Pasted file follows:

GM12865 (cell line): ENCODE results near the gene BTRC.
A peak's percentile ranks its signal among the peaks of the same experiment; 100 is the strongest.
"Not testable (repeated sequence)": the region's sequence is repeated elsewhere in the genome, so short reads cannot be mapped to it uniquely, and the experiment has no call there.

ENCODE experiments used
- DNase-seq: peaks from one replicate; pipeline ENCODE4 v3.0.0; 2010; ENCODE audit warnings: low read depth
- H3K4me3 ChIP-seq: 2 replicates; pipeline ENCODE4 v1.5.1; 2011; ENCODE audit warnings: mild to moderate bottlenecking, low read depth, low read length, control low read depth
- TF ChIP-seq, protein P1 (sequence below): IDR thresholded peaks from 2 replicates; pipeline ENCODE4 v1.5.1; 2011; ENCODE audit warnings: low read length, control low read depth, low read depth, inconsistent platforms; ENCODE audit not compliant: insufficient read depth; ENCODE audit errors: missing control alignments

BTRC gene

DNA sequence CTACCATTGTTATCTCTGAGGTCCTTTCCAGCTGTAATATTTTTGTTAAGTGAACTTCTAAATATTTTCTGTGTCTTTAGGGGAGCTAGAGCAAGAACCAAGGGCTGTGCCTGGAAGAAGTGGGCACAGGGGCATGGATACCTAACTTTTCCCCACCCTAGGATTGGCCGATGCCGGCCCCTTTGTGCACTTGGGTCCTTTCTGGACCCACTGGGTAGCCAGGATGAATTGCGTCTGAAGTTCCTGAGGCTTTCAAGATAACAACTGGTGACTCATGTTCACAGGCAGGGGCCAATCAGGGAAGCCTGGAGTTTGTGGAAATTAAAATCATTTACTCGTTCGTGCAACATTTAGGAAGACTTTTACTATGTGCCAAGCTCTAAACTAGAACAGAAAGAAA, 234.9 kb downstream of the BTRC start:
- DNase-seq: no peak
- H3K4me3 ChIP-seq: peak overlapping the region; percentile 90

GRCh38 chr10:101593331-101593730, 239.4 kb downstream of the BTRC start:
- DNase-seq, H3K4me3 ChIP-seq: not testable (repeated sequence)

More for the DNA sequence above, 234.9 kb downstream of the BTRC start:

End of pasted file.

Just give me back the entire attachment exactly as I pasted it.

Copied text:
GM12865 (cell line): ENCODE results near the gene BTRC.
A peak's percentile ranks its signal among the peaks of the same experiment; 100 is the strongest.
"Not testable (repeated sequence)": the region's sequence is repeated elsewhere in the genome, so short reads cannot be mapped to it uniquely, and the experiment has no call there.

ENCODE experiments used
- DNase-seq: peaks from one replicate; pipeline ENCODE4 v3.0.0; 2010; ENCODE audit warnings: low read depth
- H3K4me3 ChIP-seq: 2 replicates; pipeline ENCODE4 v1.5.1; 2011; ENCODE audit warnings: mild to moderate bottlenecking, low read depth, low read length, control low read depth
- TF ChIP-seq, protein P1 (sequence below): IDR thresholded peaks from 2 replicates; pipeline ENCODE4 v1.5.1; 2011; ENCODE audit warnings: low read length, control low read depth, low read depth, inconsistent platforms; ENCODE audit not compliant: insufficient read depth; ENCODE audit errors: missing control alignments

BTRC gene

DNA sequence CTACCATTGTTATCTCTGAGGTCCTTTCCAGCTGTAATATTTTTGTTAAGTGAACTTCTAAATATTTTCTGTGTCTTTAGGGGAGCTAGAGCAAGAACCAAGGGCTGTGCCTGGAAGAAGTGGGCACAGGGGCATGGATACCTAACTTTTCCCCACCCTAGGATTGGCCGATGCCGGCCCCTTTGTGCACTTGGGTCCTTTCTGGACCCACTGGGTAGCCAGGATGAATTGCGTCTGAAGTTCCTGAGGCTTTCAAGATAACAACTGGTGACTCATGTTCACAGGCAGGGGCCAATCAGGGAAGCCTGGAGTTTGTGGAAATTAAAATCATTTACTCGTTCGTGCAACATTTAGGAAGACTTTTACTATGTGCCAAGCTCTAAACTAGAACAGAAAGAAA, 234.9 kb downstream of the BTRC start:
- DNase-seq: no peak
- H3K4me3 ChIP-seq: peak overlapping the region; percentile 90

GRCh38 chr10:101593331-101593730, 239.4 kb downstream of the BTRC start:
- DNase-seq, H3K4me3 ChIP-seq: not testable (repeated sequence)

More for the DNA sequence above, 234.9 kb downstream of the BTRC start: